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Key Open Problems

We break down a few open problems of high priority for the team below. Some have open RFPs. For all, we welcome any collaborations (potentially leading to new constructions, discoveries and publications). Please reach out at filecoin-research@protocol.ai.

Disclaimer: While we work hard to document our work as it progresses, research progress may not be fully reflected here for some time, or may be worked out out-of-band.

You can read more about what we mean by status or priority here.

Table of Contents

Area: Consensus

EC Security

What: Expected Consensus is a consensus protocol that includes a block proposer and a way to achieve agreement (PoS Nakamoto consensus) on a particular block. It is both Secret Leader Election and a set of chain selection rules that ensure convergence. It guarantees a leader will eventually be elected through the protocol, to be revealed only as they publish a block to the network (thereby preventing DoSing). On expectation, one leader will be elected at every round.

EC takes in randomness from the chain along with a list of miners and their respective powers from the Filecoin power table. Miners are elected in proportion with the storage they have committed to the network. While we believe that EC security degrades to that of Snow White, Filecoin research is working toward a formal treatment of EC security.

In parallel, in integrating EC within a live system, we are running attack analyses and simulations to tune our parameters and ensure that EC provides Filecoin with incentive compatibility.

Current research focuses on the following attacks on Filecoin consensus (across EC and SPC):

  • Block Withholding
  • Fork Grinding
  • Undetectable Nothing at Stake
  • Exponential Forking
  • Posterior Corruption
  • VDF Delay Attack
  • SPC Flooding Attack

Why: At a high-level, much of Filecoin’s motivation lies in building useful Proof-of-Work, replacing electricity consumption with file storage as the main mechanism for participating in network transactions, leader election and ultimately earning economic rewards. Expected Consensus is a Proof-of-Stake like protocol which sits atop Storage Power Consensus and helps realize this vision. Securing it is crucial to Filecoin's security as a persistent state machine on which people can persistently store data.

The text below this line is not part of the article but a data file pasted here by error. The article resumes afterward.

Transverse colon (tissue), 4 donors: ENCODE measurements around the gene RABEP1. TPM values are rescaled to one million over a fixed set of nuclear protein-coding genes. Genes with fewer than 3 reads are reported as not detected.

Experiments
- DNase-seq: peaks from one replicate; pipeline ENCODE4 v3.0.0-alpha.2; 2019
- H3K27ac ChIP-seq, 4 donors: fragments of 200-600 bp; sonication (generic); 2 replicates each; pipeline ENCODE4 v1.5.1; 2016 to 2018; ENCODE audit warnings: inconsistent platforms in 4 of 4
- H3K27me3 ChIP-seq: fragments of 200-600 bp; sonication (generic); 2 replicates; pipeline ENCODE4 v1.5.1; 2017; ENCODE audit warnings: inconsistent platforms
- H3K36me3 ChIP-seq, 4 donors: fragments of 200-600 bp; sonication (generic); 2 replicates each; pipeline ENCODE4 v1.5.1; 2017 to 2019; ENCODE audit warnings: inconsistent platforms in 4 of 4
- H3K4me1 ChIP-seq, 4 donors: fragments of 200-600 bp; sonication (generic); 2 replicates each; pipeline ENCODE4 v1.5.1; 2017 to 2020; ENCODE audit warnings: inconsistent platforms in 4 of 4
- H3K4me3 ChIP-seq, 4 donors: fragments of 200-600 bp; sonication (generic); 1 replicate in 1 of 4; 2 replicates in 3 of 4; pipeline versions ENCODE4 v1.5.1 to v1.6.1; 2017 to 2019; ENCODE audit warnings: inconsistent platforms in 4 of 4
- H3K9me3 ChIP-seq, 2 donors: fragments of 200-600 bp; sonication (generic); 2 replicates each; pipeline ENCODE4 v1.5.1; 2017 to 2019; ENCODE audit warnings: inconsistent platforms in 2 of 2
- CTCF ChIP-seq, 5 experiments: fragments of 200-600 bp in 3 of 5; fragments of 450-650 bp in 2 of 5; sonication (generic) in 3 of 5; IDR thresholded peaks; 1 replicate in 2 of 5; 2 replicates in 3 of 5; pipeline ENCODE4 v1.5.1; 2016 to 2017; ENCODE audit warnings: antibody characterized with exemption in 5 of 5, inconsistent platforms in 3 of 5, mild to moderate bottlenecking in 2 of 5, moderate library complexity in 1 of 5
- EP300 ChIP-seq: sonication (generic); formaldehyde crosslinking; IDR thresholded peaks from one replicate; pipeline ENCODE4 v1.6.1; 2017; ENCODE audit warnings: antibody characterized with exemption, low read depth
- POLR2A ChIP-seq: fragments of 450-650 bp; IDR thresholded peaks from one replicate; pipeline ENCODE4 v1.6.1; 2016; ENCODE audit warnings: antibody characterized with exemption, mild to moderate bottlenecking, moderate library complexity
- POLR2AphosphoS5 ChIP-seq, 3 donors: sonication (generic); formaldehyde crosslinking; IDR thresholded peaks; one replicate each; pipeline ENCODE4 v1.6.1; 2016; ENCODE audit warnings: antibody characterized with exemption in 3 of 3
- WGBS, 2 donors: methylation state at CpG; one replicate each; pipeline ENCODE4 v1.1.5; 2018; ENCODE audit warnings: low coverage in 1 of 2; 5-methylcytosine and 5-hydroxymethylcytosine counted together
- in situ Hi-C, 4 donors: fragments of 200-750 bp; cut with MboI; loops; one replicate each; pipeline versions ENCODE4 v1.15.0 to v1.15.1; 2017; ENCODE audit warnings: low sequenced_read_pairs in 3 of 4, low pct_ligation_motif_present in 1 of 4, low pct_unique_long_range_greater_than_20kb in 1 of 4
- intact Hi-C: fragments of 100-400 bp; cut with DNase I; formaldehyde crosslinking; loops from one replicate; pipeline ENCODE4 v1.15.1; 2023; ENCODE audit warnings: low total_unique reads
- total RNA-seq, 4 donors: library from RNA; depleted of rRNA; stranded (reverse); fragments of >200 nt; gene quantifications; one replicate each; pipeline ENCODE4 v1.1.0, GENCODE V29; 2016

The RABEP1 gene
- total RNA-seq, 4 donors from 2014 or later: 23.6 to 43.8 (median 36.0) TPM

Status: Working on/Collaboration

Priority: Ongoing/Short-Term

References:

SSLE

What: Secret Single Leader Election is a leader election mechanism that can be used in Filecoin consensus (and other consensus) protocols.

We are looking for a construction of SSLE with the following properties:

  • Fair - Each miner’s chance of becoming the canonical block leader should to be proportional to their power.

  • Secret - Only the canonical block leader at a round r can know that they are the leader until they broadcast a new block to the other miners.

  • Unpredictable - No observer or collection of observers should be able to predict block leaders with any advantage greater than eps.

  • Verifiable - All miners should be able to verify the canonical block leader non-interactively.

Why: Such a construction would have a great impact in improving Filecoin’s design. Unlike the Expected Consensus sortition which secretly elects one leader at every round on expectation, single secret leader election elects at most one leader, thereby significantly reducing the amount of forks in the chain and greatly simplifying the underlying system.

We are actively working on this problem as well as soliciting proposals for such a construction. We believe SSLE will:

  • Lead to faster convergence in the Filecoin network
  • Minimize fork grinding as a potential attack vector for Filecoin (as is the case with EC)
  • Yield a simpler Filecoin protocol (removing allowances Filecoin makes for multiple winners in leader election)

Status: Ongoing Collaboration/RFP

Priority: Short/Mid-term

References:

Commiting Power to a Particular Fork

What: Like other Proof-of-Stake protocols, Expected Consensus is subject to undetectable nothing-at-stake attacks (Formal Barriers by Brown-Cohen, Narayanan, et al.). In the context of Storage Power Consensus, this means that storage miners can mine multiple forks with the same underlying storage across forks. Recall that the computational requirements needed to generate a Proof-of-Spacetime is not the limiting factor in SPC.

There are mitigations:

  • using a lookback parameter for randomness sampling leads to the same leader election outcomes for all forks descended from the head at which the seed is sampled, thereby reducing chain branching.
  • SEALing data forces a miner to commit to a given branch from the SEAL onwards, as all future PoSTs refer back to the initial SEAL. Thus, ReSEALing data would effectively force miners to commit their power to a particular branch.

We are looking for the optimal strategy in having miners commit power to a particular fork without negatively affecting their potential earnings (i.e. with a high probability of finality).

Why: This is a key issue for SPC using EC. SPC approximates Proof-of-Work by using another limited resource (storage) to force consensus using a Proof-of-Stake consensus protocol. However, this ability to mine across forks at low cost is a precise way in which SPC poorly approximates PoW hardness. Proper mitigation to this issue will improve Filecoin as a useful Proof-of-Work.